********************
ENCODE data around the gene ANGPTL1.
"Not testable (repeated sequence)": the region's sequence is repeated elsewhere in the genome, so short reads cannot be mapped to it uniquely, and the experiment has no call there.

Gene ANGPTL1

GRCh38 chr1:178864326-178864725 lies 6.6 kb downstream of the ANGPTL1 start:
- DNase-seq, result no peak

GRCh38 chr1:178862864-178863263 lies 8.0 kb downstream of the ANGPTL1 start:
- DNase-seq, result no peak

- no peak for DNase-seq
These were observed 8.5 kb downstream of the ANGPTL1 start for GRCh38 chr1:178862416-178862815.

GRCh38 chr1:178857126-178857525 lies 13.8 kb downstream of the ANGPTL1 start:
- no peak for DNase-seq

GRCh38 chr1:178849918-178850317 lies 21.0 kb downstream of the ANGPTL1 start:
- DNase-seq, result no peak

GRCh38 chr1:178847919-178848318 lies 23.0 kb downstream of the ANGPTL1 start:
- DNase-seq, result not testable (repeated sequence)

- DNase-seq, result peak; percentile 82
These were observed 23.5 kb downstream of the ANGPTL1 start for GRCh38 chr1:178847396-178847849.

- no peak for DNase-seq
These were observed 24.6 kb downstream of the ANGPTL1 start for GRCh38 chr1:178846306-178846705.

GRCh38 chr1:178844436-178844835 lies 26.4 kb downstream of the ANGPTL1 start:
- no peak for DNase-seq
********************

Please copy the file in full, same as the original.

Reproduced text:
ENCODE data around the gene ANGPTL1.
"Not testable (repeated sequence)": the region's sequence is repeated elsewhere in the genome, so short reads cannot be mapped to it uniquely, and the experiment has no call there.

Gene ANGPTL1

GRCh38 chr1:178864326-178864725 lies 6.6 kb downstream of the ANGPTL1 start:
- DNase-seq, result no peak

GRCh38 chr1:178862864-178863263 lies 8.0 kb downstream of the ANGPTL1 start:
- DNase-seq, result no peak

- no peak for DNase-seq
These were observed 8.5 kb downstream of the ANGPTL1 start for GRCh38 chr1:178862416-178862815.

GRCh38 chr1:178857126-178857525 lies 13.8 kb downstream of the ANGPTL1 start:
- no peak for DNase-seq

GRCh38 chr1:178849918-178850317 lies 21.0 kb downstream of the ANGPTL1 start:
- DNase-seq, result no peak

GRCh38 chr1:178847919-178848318 lies 23.0 kb downstream of the ANGPTL1 start:
- DNase-seq, result not testable (repeated sequence)

- DNase-seq, result peak; percentile 82
These were observed 23.5 kb downstream of the ANGPTL1 start for GRCh38 chr1:178847396-178847849.

- no peak for DNase-seq
These were observed 24.6 kb downstream of the ANGPTL1 start for GRCh38 chr1:178846306-178846705.

GRCh38 chr1:178844436-178844835 lies 26.4 kb downstream of the ANGPTL1 start:
- no peak for DNase-seq